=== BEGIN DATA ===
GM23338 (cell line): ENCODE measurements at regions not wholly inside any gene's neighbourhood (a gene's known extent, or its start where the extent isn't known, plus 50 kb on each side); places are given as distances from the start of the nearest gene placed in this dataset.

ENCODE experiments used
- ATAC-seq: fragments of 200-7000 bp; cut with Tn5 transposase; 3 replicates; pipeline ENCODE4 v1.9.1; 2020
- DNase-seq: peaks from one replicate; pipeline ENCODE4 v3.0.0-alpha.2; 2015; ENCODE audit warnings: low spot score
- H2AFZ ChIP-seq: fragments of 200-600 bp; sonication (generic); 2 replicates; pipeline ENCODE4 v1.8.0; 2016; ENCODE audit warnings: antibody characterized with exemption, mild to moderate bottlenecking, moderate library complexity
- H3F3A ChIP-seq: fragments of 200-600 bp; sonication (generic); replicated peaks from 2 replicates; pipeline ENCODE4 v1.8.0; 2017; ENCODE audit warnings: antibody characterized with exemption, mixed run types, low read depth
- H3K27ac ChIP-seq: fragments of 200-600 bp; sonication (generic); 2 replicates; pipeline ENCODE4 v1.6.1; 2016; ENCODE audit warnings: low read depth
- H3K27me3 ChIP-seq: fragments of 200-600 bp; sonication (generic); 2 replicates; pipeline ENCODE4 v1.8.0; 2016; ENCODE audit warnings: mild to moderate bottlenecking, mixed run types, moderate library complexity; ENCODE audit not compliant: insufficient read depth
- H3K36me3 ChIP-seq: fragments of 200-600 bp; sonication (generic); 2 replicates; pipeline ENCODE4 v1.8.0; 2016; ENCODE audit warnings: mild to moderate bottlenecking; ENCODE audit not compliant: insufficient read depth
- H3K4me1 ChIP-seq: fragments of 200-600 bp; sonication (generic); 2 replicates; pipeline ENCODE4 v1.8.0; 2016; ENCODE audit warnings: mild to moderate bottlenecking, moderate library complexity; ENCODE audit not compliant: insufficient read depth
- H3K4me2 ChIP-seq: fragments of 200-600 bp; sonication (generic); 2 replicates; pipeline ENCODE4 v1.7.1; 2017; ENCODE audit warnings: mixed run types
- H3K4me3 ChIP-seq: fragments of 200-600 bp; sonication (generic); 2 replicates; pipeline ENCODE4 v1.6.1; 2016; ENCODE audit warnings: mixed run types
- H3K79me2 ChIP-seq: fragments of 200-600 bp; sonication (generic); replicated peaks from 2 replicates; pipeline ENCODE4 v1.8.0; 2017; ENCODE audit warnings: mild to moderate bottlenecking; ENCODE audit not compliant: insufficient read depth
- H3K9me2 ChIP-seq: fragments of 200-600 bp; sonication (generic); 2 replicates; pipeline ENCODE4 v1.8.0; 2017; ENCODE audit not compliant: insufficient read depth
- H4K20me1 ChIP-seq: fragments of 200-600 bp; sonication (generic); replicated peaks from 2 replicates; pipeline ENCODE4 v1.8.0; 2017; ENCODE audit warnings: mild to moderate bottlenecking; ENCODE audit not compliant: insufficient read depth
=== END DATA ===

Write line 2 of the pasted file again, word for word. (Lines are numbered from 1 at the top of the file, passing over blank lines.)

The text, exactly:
ENCODE experiments used